top of page
  • Writer's pictureBFF

Myles Peterson: Neuroblastoma

Updated: Aug 15, 2019

Hi friends! Second blog post coming at ya! Today I am writing about Myles Peterson, another friend from Geneseo, IL. Myles was diagnosed with Stage 4 High Risk Neuroblastoma in July of 2018, at 5 years old. Myles is a carefree, goofy little boy, who was completely healthy prior to diagnosis. He started having hip pain and severe back pain, that prevented him from walking. His parents took him to the local ER, where he had multiple tests and x-rays done. They couldn't really find anything, so they sent the family home. He continued to have these pains, so Myles' parents took him to The Children's Hospital in Peoria, where more tests were ran. About a week later, they were told Myles had cancer. He immediately started treatment, which would be about 15-18 months. His treatment consists of 5 rounds of chemo, surgery, 2 stem cell transplants, radiation, and 5-6 rounds of immunotherapy. They are traveling back and forth to Chicago as well for treatments.

  • Neuroblastoma accounts for 7 to 10 percent of childhood cancers.

  • Each year, 800 new cases are diagnosed in the United States.

  • Neuroblastoma accounts for 50 percent of all cancers in infants, making it the most common tumor in infants younger than 1 year.

  • Most children with neuroblastoma are diagnosed before age 5.

  • The number of cases of neuroblastoma is about the same worldwide, so environmental factors do not seem to play a role.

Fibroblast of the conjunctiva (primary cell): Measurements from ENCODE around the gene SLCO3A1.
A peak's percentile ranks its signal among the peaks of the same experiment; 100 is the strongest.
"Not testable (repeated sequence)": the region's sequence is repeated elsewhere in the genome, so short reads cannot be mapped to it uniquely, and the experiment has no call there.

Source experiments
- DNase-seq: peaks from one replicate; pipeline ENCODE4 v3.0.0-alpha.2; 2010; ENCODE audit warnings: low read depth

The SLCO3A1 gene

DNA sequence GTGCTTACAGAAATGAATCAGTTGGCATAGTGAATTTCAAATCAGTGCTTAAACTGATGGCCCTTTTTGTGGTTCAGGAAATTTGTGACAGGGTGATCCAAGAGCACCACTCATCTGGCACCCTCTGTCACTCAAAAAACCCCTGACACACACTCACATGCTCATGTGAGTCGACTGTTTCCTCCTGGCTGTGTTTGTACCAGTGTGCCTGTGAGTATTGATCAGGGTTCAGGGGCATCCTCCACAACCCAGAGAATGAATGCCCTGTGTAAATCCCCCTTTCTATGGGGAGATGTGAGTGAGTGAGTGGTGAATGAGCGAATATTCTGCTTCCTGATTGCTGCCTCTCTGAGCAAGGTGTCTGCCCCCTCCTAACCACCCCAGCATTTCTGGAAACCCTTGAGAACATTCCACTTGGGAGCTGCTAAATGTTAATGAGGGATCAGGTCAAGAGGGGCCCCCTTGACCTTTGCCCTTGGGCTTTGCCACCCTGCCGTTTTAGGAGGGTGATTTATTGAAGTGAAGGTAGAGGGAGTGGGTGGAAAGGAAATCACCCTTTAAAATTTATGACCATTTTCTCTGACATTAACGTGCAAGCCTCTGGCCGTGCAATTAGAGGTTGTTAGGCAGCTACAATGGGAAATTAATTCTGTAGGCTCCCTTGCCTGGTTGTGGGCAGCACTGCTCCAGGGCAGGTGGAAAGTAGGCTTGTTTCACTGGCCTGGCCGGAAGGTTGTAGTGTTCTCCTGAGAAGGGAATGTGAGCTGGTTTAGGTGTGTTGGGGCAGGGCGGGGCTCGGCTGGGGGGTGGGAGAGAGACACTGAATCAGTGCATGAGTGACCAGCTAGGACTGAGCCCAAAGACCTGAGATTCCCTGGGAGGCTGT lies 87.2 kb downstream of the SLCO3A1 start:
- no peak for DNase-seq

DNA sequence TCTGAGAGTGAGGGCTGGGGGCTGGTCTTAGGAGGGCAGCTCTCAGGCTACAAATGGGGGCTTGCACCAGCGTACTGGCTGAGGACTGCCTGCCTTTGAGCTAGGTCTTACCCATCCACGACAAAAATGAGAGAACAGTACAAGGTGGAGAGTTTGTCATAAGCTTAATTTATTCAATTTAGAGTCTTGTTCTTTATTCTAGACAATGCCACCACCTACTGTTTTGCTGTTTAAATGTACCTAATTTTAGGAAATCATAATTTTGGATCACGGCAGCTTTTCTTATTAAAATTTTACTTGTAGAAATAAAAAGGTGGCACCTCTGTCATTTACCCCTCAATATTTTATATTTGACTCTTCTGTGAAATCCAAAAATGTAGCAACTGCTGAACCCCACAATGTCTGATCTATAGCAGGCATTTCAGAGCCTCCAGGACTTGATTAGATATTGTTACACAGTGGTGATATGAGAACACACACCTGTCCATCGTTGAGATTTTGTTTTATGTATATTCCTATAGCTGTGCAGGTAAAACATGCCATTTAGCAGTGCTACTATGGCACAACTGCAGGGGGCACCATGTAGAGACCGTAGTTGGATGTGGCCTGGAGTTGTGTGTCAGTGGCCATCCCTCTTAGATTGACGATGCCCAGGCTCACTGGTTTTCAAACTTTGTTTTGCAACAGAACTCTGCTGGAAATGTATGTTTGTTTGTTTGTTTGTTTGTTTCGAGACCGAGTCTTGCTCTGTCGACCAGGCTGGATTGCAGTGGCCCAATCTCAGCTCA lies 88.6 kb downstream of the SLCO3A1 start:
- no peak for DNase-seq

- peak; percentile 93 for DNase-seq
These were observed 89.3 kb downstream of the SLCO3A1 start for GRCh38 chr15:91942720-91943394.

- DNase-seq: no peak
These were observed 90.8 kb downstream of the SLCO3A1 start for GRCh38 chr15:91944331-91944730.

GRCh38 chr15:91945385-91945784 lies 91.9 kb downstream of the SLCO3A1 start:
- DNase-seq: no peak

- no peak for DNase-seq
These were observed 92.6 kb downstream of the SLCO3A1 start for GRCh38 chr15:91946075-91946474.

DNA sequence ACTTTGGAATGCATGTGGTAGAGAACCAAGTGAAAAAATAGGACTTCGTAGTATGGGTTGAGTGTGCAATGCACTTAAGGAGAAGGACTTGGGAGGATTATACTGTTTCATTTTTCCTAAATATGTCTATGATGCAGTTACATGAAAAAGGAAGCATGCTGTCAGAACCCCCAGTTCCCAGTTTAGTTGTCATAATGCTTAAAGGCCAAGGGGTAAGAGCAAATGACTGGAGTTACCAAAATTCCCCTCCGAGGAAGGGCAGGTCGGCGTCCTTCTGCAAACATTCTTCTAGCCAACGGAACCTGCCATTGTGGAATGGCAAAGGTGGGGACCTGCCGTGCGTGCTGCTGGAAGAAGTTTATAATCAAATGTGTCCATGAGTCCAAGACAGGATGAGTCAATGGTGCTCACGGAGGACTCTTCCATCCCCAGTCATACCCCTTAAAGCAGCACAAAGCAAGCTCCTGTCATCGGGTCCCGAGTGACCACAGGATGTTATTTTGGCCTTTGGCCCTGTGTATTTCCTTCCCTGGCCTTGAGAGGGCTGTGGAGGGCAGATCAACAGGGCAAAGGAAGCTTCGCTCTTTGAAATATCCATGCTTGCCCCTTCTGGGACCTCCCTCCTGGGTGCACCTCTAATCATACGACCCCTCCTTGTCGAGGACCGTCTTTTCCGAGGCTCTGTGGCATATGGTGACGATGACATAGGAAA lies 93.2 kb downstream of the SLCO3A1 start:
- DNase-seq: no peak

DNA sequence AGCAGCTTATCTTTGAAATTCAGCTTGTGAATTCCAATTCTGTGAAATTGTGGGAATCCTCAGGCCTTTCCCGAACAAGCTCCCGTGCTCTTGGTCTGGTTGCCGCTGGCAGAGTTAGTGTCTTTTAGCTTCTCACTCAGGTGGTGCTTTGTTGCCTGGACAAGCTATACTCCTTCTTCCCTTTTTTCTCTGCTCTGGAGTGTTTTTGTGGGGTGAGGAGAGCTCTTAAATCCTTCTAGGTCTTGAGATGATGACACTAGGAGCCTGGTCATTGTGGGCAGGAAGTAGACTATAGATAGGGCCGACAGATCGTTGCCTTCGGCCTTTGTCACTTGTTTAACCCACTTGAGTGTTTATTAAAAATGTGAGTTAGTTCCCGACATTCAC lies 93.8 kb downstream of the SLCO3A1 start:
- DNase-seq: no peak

Neuroblastoma develops from nerve cells in the fetus called neuroblasts. Usually, as a fetus matures and after birth, the neuroblasts develop normally. Sometimes they become cancerous, causing neuroblastoma. Neuroblastoma can be inherited (passed down in families). Neuroblastoma tumors generally develop in the adrenal glands (located on top of the kidneys), where neuroblasts are most commonly found. But neuroblastoma can also begin in or spread to other areas including the chest, the spine or spinal cord regions and the abdomen. (

Knowing the facts about childhood cancer is SO important. There are so many different types of cancers and they all are treated differently. Treatments that work for one type of cancer, may not work for another type. The causes of cancer are so unknown and not well researched.

Myles has received one of our BFF bags! His mom told me he loved it! I love bringing a small glimmer of hope for these families, but more importantly sharing their story. Thank you for taking the time to read about Myles, and get a small understanding of his cancer and the treatment he will be enduring.

Like Brantley, Myles enjoys legos!

83 views0 comments

Recent Posts

See All


Commenting has been turned off.
bottom of page